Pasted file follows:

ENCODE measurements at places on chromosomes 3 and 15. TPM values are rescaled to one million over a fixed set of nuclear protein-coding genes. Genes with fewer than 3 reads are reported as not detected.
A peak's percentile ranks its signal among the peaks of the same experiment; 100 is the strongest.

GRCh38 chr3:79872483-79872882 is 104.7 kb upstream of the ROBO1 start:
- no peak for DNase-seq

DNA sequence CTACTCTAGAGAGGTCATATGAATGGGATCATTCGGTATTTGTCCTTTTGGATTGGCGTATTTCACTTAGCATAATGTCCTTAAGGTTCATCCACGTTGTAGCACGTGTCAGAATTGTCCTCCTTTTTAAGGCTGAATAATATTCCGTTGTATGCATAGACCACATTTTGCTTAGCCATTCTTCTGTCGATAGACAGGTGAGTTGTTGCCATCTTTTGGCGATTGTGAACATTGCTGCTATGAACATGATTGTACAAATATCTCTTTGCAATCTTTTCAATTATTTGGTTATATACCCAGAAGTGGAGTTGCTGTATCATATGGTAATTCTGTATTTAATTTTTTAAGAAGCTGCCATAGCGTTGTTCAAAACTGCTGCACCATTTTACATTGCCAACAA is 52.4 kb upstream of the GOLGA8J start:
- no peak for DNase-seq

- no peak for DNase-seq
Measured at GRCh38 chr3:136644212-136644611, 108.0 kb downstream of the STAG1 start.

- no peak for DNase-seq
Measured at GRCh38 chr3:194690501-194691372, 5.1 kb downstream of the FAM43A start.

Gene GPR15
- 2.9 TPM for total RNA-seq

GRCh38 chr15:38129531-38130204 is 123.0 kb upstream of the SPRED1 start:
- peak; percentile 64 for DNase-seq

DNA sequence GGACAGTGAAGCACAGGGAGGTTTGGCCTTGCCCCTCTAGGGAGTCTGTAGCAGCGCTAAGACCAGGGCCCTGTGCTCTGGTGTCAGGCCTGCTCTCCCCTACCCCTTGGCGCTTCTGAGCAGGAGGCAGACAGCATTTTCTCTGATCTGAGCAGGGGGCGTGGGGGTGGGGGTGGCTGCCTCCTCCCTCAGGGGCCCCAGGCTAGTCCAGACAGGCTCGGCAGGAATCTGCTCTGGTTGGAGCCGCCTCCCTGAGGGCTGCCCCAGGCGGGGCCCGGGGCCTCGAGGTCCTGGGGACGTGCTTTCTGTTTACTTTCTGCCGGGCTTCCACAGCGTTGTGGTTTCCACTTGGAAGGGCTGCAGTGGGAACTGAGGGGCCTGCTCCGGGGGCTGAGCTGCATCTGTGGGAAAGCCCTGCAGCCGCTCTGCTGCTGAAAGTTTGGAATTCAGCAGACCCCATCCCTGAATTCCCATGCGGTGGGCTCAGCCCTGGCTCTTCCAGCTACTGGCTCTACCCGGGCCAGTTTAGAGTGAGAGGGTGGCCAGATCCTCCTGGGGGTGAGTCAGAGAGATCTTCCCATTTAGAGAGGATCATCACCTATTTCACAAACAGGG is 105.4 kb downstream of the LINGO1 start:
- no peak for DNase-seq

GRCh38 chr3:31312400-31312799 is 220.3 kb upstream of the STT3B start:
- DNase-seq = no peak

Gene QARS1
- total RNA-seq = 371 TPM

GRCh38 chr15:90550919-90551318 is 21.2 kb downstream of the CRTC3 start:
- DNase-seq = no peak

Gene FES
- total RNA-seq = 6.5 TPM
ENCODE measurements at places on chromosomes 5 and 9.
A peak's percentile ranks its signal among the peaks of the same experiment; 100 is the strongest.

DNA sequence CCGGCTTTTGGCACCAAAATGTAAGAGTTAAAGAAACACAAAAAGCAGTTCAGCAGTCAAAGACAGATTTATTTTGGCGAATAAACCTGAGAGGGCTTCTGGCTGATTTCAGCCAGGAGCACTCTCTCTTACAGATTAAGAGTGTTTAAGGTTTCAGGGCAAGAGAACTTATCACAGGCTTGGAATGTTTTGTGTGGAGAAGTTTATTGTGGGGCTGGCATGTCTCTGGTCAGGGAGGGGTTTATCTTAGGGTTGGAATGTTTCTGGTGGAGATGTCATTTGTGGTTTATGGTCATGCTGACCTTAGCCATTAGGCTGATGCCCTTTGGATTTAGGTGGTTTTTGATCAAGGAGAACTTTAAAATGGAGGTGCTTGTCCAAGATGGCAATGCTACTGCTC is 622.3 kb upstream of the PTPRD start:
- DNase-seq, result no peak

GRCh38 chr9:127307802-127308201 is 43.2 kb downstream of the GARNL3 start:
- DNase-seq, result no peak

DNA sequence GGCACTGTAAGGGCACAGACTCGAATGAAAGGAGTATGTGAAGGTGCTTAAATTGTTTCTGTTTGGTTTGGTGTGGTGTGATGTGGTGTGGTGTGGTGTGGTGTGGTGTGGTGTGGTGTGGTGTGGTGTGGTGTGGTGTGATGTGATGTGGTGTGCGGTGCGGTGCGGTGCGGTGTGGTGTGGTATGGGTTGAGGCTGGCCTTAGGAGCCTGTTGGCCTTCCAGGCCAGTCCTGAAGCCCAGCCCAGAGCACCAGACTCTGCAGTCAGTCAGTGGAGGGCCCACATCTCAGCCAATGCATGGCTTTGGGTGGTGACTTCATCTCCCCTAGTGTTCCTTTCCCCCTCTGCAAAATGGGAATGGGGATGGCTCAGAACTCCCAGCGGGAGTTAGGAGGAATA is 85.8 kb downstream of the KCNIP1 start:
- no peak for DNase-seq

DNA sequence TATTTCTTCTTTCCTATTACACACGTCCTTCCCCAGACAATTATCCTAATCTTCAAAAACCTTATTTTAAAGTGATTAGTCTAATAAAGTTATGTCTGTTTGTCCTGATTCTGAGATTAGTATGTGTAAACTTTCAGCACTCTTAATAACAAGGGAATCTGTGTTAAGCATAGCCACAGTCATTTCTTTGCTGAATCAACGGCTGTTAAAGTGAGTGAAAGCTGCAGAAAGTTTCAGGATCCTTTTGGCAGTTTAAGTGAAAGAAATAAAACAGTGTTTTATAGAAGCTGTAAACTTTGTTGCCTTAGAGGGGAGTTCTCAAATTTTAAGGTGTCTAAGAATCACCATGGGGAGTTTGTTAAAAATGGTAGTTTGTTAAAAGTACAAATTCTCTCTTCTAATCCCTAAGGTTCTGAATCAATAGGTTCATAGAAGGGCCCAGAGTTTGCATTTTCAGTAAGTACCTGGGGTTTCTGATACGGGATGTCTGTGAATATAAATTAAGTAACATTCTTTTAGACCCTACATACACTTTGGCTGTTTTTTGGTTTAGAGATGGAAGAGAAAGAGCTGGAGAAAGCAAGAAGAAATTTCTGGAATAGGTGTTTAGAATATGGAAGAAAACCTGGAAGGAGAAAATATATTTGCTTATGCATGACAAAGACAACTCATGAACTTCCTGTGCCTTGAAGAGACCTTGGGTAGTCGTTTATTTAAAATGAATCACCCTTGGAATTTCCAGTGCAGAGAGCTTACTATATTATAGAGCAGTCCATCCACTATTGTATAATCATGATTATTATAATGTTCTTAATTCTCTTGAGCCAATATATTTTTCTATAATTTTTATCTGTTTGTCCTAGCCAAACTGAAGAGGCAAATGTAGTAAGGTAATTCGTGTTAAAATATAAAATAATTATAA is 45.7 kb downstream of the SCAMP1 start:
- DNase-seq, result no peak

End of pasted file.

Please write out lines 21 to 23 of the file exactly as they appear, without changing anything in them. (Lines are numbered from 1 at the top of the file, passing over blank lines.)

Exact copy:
GRCh38 chr15:90550919-90551318 is 21.2 kb downstream of the CRTC3 start:
- DNase-seq = no peak

Gene FES